When the D.C. Circuit ruled April 6 in Comcast Corp. v. Federal Communications Commission that the Internet essentially doesn't have a federal regulator, prognosticators expected the FCC to respond with an either/or solution: continue to rely on its ancillary authority to regulate under Title I of the Communications Act of 1934 or reclassify broadband Internet access under Title II.
But one month to the day after the court delivered a decision that gutted significant aspects of the agency's plans for national broadband deployment, FCC Commissioner Julius Genachowski announced a radical shift in broadband classification. Pending a final rule, broadband will neither be regulated solely under Title I or Title II. Instead, Genachowski proposed "The Third Way."
After an FCC investigation and the 2008 order, Comcast ended the practice but filed suit in the D.C. Circuit, arguing the FCC can't regulate ISPs' network management policies. The court ruled that the FCC overstepped its authority by ordering Comcast to stop restricting BitTorrent traffic.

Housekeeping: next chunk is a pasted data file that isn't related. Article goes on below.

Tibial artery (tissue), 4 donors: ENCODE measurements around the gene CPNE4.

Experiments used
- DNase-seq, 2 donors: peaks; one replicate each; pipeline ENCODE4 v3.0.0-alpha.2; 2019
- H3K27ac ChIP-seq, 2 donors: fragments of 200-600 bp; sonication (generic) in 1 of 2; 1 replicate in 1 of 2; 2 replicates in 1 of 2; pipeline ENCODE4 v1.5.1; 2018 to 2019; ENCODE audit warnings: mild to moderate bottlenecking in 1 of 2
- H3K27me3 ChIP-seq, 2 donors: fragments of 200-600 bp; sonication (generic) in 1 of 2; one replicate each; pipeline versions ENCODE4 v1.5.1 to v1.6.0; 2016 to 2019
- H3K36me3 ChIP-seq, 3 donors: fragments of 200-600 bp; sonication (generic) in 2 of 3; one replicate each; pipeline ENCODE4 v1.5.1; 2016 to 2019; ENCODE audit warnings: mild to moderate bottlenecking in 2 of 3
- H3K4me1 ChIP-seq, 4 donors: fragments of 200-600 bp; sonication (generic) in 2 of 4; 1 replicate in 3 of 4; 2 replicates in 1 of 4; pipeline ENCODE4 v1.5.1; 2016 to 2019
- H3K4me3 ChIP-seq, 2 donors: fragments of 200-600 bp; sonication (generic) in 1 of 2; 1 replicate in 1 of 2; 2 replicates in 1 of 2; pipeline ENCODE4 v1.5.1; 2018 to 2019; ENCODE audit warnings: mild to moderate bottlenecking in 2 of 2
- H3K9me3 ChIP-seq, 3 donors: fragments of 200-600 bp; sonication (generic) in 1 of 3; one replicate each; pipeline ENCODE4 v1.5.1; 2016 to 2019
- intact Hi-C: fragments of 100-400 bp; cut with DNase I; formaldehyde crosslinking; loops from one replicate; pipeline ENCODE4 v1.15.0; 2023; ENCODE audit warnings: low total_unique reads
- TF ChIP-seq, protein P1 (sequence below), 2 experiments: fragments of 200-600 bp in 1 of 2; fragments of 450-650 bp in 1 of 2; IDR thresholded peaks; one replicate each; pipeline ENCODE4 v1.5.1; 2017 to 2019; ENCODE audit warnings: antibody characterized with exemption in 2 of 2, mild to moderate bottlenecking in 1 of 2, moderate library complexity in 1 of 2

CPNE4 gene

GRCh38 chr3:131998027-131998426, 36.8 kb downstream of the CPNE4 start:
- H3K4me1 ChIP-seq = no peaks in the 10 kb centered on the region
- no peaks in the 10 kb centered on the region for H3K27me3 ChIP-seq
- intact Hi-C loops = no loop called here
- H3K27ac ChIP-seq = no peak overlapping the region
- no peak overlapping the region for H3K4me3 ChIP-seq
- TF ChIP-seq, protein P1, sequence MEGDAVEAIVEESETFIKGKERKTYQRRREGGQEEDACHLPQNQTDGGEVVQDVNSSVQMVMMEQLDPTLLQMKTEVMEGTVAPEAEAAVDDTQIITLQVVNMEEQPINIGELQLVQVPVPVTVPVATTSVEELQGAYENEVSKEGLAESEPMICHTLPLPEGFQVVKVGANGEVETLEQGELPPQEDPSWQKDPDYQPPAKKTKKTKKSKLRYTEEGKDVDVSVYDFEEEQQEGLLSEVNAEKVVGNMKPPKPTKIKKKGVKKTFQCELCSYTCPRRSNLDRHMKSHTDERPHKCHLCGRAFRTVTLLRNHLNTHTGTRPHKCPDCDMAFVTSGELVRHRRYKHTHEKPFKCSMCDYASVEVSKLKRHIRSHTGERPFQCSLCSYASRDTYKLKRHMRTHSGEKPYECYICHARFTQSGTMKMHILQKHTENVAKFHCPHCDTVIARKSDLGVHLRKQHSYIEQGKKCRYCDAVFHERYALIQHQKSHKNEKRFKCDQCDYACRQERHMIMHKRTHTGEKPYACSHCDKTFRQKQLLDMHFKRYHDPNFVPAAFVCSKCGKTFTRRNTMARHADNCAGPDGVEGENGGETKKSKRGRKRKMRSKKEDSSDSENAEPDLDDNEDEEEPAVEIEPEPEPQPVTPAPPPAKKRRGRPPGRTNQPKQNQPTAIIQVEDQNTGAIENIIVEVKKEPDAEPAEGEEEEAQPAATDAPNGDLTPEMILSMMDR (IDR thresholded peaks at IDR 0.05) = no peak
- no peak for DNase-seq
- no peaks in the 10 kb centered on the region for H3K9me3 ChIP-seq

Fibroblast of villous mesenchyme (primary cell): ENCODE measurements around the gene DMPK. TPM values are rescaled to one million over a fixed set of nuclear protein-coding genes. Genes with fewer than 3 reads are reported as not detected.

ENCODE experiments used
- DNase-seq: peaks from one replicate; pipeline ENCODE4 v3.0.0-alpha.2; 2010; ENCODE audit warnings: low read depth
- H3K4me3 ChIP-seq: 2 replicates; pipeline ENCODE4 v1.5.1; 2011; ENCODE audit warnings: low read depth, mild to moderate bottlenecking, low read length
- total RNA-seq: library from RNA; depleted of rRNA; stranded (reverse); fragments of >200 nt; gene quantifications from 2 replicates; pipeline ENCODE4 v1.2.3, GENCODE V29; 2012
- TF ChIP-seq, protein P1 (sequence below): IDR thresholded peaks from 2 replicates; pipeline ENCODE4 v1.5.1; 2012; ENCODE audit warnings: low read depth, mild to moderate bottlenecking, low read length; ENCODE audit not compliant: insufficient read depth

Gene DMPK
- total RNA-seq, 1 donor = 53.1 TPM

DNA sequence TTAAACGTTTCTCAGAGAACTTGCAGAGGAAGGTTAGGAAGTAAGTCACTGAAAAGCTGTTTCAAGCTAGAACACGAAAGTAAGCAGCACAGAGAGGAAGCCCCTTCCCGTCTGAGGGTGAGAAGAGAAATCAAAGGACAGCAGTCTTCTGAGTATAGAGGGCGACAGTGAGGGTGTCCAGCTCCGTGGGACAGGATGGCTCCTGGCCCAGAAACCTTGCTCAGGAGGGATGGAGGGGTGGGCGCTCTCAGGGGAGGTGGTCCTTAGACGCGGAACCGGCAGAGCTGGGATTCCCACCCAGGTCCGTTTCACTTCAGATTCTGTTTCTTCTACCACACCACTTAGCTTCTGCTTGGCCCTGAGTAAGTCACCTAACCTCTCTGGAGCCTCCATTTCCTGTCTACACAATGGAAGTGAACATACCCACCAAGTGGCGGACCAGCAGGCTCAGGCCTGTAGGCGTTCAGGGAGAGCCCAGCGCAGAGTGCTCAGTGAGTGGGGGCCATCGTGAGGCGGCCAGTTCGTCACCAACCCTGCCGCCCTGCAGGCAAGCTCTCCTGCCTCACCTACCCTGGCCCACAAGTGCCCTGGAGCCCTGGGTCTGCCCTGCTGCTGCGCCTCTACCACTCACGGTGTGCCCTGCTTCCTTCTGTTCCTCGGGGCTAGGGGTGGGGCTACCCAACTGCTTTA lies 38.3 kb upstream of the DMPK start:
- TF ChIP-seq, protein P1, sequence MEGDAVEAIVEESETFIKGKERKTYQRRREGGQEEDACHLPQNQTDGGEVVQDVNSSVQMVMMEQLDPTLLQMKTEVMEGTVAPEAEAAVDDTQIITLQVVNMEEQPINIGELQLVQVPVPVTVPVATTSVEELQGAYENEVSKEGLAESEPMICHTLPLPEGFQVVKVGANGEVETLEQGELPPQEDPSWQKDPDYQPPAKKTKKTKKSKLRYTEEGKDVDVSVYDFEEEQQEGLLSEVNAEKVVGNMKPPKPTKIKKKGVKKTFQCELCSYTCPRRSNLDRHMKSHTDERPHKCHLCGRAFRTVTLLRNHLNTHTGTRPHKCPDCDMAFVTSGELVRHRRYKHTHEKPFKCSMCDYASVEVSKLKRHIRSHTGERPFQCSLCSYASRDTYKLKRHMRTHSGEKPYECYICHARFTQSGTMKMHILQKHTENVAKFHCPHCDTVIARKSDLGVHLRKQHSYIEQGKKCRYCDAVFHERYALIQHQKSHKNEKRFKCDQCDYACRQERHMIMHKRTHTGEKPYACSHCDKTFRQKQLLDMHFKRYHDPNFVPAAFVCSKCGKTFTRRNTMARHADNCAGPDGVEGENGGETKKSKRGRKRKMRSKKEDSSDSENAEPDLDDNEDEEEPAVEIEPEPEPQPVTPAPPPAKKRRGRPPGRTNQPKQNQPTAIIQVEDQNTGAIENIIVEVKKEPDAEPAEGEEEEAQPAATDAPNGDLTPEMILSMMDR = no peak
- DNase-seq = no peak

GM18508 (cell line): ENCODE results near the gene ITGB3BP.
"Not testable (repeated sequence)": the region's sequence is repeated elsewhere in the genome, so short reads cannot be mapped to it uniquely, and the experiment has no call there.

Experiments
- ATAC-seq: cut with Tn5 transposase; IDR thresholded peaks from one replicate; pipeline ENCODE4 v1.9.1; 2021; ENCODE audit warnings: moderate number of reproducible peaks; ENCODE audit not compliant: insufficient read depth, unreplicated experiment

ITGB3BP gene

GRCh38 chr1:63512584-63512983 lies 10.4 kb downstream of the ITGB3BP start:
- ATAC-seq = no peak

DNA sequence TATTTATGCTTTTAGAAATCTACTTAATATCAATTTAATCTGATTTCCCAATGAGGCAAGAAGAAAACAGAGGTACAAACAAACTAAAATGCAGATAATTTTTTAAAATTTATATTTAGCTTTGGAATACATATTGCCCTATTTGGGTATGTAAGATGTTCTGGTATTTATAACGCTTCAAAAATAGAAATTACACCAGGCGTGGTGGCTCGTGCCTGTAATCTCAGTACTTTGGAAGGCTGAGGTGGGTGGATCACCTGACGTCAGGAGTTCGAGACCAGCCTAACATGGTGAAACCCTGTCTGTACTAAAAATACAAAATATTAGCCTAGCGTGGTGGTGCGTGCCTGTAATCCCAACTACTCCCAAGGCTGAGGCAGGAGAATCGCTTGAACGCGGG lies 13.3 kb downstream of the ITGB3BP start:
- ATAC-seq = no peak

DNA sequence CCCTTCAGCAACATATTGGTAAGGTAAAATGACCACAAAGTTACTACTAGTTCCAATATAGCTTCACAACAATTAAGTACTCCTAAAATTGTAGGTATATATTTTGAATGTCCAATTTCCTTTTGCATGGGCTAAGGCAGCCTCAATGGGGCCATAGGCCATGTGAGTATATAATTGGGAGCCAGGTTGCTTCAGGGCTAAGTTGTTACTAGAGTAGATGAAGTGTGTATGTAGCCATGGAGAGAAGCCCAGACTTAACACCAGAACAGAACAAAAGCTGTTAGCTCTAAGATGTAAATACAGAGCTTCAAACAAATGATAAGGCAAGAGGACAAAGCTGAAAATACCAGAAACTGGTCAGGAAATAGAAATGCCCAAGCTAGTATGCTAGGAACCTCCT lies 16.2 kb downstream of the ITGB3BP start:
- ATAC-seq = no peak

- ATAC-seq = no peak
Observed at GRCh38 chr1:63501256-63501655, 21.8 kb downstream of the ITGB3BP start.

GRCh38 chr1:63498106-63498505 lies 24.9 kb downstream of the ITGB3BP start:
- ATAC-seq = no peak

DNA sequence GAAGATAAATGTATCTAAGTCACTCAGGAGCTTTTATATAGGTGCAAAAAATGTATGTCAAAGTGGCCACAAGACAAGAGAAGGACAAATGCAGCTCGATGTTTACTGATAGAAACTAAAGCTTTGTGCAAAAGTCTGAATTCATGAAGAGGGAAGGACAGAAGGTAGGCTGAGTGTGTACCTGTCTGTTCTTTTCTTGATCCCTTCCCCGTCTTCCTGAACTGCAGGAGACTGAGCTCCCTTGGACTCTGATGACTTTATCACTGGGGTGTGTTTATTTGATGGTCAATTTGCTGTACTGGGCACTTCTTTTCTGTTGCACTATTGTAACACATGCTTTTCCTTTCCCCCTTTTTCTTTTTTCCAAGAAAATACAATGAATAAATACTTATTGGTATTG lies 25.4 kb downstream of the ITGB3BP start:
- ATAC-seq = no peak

The FCC's defense in Comcast relied on its supposed ancillary authority to regulate the Internet under Title I, where the agency controversially situated it in 2002. But that argument didn't fly in the D.C. Circuit. The court held that the FCC failed to tie its order against Comcast to any legal responsibility, which cast doubt on what right the FCC had to implement many aspects of the recently announced National Broadband Plan, which includes deployment to rural areas and greater ISP transparency.
Despite assurance that reclassification will maintain the status quo, industry members responded with immediate misgivings. Within the FCC, Commissioners Robert M. McDowell and Meredith A. Baker released a joint statement warning that the proposal "will usher in a tumultuous new age of regulatory uncertainty" that will stifle investment in the broadband infrastructure.